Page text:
Test Your Hypothesis

    Once you've filled in the chart completely, go back and evaluate how all the pieces fit together. Make sure that all the boxes have strong plans, and try to narrow down any phrasing or concepts that are too broad and undefined.

    After you finalise your business model canvas, begin implementing the plan. If you already have a running business, this is as easy as using the chart to alter your current systems. You don't need to completely start over, however. Try to experiment with your new model by running tests like A/B testing.

    For example, if you've decided to change your pricing model, you could try offering both the original and new pricing model to customers to build data on both models. Then, evaluate which pricing model got better feedback and made you more profitable.

    Stay Flexible

    Use the results you've received from all your testing to make changes to your business strategy. This might involve scratching out a box or two on your chart and replacing them with improved ideas. Or, you could save your original chart and start fresh with a new one so that you can track your evolution as you go.

    If you get unexpected results from your strategies, don't be afraid to accept those results and make changes. You might be excited about that new pricing model, but if it doesn't work out for your customers, you can't hold onto it. Even if changing one box in your chart forces you to change other boxes, you'll need to trust the process to be successful.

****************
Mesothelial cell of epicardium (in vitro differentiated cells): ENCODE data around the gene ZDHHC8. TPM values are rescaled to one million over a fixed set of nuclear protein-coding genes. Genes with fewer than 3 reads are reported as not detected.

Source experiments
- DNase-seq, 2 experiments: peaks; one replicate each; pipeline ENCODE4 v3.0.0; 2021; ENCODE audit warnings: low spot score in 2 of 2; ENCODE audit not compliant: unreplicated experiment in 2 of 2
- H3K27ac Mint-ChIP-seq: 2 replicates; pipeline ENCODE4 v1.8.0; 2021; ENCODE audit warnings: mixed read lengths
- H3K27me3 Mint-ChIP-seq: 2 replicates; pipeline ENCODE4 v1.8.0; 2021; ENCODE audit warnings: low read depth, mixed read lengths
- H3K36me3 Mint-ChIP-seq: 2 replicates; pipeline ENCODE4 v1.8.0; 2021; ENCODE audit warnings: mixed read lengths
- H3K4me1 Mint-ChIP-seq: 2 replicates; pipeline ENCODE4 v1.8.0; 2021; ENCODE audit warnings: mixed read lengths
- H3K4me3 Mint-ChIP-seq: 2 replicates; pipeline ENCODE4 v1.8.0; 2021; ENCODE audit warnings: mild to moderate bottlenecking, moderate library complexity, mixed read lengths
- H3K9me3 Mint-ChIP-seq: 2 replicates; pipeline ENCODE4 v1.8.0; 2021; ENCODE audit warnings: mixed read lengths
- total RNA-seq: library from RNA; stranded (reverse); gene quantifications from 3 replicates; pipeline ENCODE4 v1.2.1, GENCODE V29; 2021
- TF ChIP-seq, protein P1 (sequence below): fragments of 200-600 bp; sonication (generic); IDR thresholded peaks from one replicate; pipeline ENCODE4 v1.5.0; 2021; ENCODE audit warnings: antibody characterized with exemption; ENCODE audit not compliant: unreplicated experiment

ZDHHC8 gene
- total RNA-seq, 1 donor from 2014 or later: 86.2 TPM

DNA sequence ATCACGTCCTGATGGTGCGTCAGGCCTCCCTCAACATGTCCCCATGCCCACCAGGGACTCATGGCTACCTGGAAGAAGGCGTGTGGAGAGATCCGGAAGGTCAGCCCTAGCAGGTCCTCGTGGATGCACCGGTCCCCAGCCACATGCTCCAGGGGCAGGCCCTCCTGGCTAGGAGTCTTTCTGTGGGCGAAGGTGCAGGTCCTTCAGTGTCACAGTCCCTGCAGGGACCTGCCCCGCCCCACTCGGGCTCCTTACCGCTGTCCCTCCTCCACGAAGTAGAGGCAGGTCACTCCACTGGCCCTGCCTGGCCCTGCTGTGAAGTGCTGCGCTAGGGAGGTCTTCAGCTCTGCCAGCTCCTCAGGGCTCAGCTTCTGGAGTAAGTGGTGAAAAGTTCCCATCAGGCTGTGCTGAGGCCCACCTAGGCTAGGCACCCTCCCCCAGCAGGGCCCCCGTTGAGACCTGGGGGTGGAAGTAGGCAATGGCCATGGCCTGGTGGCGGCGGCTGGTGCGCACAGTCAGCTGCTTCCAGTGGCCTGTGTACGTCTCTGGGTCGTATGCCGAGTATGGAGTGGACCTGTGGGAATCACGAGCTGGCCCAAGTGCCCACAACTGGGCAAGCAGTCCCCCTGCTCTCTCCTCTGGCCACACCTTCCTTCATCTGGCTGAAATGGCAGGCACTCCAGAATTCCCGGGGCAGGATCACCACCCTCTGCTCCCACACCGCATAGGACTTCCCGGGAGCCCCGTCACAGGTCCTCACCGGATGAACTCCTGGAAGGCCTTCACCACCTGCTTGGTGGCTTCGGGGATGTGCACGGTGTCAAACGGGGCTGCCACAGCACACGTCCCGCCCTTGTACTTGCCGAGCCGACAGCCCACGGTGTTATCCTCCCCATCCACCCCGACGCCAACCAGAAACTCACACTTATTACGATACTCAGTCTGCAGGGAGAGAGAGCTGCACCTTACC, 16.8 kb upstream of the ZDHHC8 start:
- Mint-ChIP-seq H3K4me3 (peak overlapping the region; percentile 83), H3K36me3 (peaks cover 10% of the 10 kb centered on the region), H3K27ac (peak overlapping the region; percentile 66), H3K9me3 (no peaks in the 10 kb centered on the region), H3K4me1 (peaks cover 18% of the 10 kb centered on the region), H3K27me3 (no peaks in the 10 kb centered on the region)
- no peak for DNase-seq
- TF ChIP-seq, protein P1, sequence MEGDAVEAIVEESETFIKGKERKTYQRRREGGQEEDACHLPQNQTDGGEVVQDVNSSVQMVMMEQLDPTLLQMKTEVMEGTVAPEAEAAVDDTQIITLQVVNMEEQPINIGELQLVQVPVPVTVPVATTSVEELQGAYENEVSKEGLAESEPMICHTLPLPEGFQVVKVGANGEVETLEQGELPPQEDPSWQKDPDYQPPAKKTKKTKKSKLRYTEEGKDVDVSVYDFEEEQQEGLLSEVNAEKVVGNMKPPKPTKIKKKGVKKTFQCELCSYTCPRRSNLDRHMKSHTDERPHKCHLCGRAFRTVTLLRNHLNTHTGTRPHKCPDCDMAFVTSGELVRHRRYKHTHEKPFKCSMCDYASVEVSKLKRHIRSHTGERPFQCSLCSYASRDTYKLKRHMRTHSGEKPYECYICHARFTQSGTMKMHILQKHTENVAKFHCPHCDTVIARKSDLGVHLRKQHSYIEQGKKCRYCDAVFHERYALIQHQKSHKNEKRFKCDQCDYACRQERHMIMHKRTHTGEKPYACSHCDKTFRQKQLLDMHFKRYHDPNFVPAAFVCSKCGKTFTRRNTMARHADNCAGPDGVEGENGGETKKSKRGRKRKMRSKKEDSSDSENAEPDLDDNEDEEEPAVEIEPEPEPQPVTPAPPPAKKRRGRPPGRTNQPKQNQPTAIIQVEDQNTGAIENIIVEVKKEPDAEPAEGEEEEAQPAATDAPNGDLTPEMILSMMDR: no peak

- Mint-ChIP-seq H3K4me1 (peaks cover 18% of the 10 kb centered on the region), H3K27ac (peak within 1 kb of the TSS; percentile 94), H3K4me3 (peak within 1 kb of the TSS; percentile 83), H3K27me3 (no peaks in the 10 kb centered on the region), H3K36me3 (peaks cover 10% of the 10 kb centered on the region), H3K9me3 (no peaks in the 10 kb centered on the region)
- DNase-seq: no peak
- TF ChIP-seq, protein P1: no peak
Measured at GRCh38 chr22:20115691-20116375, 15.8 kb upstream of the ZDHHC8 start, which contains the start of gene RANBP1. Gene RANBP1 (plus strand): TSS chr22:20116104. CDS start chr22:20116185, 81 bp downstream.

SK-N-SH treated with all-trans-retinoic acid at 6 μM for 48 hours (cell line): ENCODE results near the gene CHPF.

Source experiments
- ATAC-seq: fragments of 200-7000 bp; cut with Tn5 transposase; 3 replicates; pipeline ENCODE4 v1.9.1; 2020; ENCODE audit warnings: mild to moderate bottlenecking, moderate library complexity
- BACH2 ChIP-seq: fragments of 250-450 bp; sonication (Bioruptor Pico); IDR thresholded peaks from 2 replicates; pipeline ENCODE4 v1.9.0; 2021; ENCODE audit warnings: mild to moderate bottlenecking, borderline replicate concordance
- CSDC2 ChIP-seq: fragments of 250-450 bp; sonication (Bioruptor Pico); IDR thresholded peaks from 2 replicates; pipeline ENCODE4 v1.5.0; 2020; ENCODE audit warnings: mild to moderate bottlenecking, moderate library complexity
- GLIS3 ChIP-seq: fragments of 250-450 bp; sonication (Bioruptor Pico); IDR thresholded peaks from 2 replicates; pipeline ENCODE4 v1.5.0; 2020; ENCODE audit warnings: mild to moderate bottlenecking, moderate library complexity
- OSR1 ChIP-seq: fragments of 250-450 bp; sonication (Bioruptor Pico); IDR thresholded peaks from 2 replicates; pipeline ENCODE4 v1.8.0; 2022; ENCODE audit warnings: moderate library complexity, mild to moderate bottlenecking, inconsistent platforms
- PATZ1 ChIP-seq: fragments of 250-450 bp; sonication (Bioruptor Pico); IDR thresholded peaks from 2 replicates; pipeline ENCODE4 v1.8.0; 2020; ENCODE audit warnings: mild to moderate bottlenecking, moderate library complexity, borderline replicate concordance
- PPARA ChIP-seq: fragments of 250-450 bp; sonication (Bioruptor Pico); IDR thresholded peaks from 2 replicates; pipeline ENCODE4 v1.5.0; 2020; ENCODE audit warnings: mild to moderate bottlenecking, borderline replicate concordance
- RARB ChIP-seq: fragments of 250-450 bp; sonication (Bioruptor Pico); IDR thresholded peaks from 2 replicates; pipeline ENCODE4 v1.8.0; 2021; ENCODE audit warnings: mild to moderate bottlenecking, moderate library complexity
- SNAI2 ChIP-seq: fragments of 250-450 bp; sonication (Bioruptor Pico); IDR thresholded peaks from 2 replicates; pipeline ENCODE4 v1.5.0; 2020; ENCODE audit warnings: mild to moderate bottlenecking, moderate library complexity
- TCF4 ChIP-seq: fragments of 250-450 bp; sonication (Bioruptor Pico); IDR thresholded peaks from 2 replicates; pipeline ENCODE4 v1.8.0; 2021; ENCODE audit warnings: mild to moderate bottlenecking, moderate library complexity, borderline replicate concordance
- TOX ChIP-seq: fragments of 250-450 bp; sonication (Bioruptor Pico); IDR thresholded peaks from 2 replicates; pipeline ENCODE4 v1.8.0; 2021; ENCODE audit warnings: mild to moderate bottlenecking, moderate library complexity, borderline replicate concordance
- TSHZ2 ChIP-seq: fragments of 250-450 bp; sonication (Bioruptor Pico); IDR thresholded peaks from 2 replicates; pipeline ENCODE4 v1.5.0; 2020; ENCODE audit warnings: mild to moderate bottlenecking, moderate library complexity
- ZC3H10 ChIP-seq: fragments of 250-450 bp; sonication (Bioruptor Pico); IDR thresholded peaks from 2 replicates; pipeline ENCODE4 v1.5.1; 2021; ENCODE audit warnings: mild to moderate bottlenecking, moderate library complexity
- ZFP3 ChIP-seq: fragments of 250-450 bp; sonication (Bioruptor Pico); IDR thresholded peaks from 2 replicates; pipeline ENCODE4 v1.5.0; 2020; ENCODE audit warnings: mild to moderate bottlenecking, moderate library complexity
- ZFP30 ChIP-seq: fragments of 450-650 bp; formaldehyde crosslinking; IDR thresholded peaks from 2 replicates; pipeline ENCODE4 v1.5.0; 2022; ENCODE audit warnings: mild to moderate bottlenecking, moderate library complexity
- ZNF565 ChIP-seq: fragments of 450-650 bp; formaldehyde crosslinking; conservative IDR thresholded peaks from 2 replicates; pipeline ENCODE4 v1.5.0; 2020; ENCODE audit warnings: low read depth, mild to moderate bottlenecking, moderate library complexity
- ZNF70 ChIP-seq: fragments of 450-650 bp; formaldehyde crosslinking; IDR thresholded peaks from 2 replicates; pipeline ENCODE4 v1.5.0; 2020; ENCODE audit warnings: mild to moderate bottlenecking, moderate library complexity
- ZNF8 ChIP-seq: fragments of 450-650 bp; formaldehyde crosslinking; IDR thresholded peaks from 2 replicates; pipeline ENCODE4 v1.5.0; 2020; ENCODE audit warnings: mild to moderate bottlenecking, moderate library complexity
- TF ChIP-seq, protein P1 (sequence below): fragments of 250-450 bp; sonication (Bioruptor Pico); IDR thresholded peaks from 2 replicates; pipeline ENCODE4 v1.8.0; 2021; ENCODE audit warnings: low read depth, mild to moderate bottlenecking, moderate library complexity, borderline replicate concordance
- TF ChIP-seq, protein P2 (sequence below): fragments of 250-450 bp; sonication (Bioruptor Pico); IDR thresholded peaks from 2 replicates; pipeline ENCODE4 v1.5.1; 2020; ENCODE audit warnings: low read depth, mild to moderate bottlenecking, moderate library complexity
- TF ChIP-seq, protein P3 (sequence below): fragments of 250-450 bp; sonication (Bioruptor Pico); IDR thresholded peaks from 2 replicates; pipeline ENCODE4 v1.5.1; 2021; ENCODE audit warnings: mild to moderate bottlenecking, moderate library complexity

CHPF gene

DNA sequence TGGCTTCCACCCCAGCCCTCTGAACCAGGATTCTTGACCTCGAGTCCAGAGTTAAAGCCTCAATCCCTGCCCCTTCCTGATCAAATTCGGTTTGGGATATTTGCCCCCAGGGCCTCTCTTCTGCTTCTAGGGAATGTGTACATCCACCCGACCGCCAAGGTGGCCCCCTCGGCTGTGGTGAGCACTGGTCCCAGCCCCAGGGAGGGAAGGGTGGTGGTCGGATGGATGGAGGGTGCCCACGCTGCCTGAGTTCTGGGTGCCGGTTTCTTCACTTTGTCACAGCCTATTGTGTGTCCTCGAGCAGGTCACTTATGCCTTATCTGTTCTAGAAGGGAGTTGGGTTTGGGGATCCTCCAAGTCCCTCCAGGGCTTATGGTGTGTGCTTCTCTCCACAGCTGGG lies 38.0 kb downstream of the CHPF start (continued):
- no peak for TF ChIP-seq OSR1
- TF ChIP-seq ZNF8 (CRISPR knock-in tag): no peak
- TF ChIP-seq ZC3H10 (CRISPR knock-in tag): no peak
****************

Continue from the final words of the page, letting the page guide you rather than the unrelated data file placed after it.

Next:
Be Open to Revisiting Your Model As You Grow

    If you've built a successful business model that has allowed you to grow your business, congratulations. This is a huge accomplishment you should be proud of. On the other hand, you can't stay partial to this original plan.

    The market is continually evolving, customers change, and economic trends can alter the way your business model works. A business model that worked ten years ago will most likely need to be altered at least a little, so it's important to stay open to changing your original business model canvas.

    Always check your current model against your past and present success. If you're noticing a downturn, you should reevaluate your model and find the source of the failure. Think of your business model as a living, breathing thing that should adapt to the times.

    Business Model Canvas

    Business Model Canvas examples.

    Business Model Canvas Key Elements

    Don't quite understand exactly what should go in each box on the business model canvas? For a first-time business owner, these elements are certainly new and intimidating. Once you've understood each element, however, you'll be very happy you took the time to evaluate your business idea from these angles.

    Customer Segments